Trust House has 77 pokie machines in Wairarapa. PHOTO/GETTY IMAGES
Trust House Foundation says central business districts of Wairarapa towns will be enhanced if it is allowed to close down old pubs and open modern ones with the same number of pokie machines.
It is arguing for a broader relocation policy in one of the 15 submissions to a collective review of gambling venue policy by the three councils.
There was a hearing in the Carterton Events Centre yesterday for those who want to speak to their submissions and a final policy will then be set later this month.
The region has had a sinking-lid policy on pokies since 2008, meaning when one pokie machine is taken out it isn’t replaced. The policy also restricts relocation of existing venues.
The pro- and anti-gambling lobbies have put in big submissions and there are also some individuals who talk about the harm done to their lives by gambling, and opinions from health providers.
The owners of pokies detail the money that flows into community organisations, including councils, from them and say no one can replace it.
Of the 15 submissions one fully supports the proposed policy, eight have suggested amendments and six are against.
The foundation says it has 18 machines at Jackson Street Bar, 18 at Kuripuni Tavern and 18 at The Farriers, nine at Greytown Hotel, 14 at Pukemanu Tavern, but none in Carterton District.
In the period April 1, 2017 to March 31, 2018, the foundation made grants totalling $3.8 million, mostly to community groups based in Wairarapa.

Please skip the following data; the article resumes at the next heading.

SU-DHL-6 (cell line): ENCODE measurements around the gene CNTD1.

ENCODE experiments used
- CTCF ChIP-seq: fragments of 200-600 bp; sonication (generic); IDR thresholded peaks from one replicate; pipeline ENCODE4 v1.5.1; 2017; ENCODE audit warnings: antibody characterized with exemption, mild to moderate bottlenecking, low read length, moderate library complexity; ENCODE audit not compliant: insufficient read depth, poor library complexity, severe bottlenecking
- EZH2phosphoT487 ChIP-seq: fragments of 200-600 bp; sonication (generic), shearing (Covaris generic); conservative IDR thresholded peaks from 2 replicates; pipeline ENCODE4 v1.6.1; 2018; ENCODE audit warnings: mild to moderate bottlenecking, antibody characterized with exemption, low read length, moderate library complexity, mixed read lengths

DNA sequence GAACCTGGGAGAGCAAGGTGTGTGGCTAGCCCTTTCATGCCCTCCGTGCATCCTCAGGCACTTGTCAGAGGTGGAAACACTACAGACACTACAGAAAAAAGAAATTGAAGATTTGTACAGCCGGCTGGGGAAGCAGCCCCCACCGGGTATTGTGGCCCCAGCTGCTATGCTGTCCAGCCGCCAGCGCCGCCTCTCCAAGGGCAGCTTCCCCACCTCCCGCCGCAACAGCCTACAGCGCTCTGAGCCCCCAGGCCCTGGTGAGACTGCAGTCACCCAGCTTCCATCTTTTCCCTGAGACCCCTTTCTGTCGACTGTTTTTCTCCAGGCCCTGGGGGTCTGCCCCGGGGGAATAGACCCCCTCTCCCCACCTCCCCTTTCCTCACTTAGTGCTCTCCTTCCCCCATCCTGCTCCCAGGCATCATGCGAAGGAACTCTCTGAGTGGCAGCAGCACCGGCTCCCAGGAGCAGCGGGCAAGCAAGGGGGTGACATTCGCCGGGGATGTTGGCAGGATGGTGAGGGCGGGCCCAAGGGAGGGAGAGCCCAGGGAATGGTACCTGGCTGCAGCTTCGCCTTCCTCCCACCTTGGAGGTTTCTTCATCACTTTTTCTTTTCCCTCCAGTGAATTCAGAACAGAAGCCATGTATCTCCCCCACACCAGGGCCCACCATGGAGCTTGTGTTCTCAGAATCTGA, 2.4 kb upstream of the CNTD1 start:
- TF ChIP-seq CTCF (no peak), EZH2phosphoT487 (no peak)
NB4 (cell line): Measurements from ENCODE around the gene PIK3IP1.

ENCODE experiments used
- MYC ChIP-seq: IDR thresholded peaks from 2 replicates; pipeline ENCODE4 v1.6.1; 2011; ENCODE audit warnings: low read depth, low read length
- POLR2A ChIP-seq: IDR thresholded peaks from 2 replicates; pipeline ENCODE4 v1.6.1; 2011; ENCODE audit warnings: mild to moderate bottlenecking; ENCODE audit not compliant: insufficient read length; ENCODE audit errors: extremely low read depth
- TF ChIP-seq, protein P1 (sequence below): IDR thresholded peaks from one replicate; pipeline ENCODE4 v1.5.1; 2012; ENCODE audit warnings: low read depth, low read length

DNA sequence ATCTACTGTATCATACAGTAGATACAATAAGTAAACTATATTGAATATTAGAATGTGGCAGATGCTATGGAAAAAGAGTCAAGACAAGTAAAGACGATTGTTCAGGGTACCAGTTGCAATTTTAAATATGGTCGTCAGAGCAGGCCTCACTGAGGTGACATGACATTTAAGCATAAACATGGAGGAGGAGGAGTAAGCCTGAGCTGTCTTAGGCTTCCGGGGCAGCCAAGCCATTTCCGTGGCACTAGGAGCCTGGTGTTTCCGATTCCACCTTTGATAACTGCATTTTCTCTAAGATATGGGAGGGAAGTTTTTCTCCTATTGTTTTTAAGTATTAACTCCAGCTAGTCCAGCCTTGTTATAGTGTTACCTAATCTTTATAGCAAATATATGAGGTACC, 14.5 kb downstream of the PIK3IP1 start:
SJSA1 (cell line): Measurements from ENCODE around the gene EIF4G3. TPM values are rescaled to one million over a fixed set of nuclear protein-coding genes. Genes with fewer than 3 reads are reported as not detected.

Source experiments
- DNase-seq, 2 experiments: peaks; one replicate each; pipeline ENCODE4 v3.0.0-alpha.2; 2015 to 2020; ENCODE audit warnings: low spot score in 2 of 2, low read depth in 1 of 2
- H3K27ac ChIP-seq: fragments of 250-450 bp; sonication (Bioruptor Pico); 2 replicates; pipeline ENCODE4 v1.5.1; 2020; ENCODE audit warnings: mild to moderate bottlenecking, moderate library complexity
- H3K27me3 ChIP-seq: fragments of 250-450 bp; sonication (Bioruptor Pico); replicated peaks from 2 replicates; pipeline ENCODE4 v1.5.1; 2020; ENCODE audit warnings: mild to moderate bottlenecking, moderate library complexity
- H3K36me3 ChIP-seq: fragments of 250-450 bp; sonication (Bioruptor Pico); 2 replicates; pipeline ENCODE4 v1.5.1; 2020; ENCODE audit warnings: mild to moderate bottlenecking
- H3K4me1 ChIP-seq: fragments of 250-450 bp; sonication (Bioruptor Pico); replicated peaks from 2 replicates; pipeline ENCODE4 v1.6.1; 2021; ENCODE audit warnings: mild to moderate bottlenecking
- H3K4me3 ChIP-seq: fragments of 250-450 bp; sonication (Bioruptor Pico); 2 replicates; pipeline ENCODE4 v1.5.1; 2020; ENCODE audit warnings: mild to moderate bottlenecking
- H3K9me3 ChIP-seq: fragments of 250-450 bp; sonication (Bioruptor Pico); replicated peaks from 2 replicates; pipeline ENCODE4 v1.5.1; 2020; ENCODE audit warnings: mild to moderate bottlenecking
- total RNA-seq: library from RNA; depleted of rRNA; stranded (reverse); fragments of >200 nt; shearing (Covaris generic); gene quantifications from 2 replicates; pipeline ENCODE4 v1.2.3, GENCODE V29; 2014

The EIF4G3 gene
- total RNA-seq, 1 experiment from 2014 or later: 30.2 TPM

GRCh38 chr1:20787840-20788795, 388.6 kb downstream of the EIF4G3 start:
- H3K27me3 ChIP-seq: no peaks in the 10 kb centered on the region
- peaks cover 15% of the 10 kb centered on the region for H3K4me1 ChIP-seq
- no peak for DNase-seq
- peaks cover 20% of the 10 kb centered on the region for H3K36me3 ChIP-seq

It says councils, central government and commercial sponsors can’t come up with this amount of money for “grassroots organisations”.
It says the relocation policy only allows venues to relocate in circumstances beyond the venue operator’s control, such as public works acquisition, site redevelopment, or natural disaster.
It says venues should be able to move out of buildings that are earthquake-prone and if they are just too large.
“Some taverns and clubs are located on large areas of land with large carparks. These taverns and clubs may be able to cater for their clientele by moving to new, modern, smaller premises, but are prevented from doing so by the limited relocation provision. If the venues could freely relocate, this could free up large areas of land for more productive purposes.
“Allowing local businesses to upgrade their premises and provide a more modern, attractive offering to the public helps to revitalise business districts and improves the local economy.”
The foundation says the restrictive relocation provision places a lot of power in the hands of landlords who can charge above-market rents with unreasonable terms.
Tina McIvor of the Problem Gambling Foundation makes a raft of suggestions to make operators of venues aid reduction in harm caused by gambling.
These include that the licensee takes active steps to prevent parents leaving their children unattended, and that drunk patrons can’t gamble.
Ramil Adhikari from the Salvation Army Oasis programmes argues pokies do the most harm and congratulates the councils on the sinking lid policy on them. He says there should be no relocation clause.
The Gaming Machine Association requests the sinking lid approach is replaced with a cap of three venues in Carterton with 45 machines, five venues in Masterton with 78 machines and six venues in South Wairarapa with 65 machines. The Lion Foundation argues for the same caps.
Lauren Durrant says there should no pokies.
“I am a victim of a gambling [pokies] addict and in no way can I see how they benefit society.
“The tremendous harm that gambling does to families can be as bad or worse than that of a drug addiction yet communities can blindly go on supporting this as they benefit.
“The harm is forever and unbelievably destructive. Maybe you hold a meeting for victims to voice this to you in person. It will reveal the desperation of families who live with this.”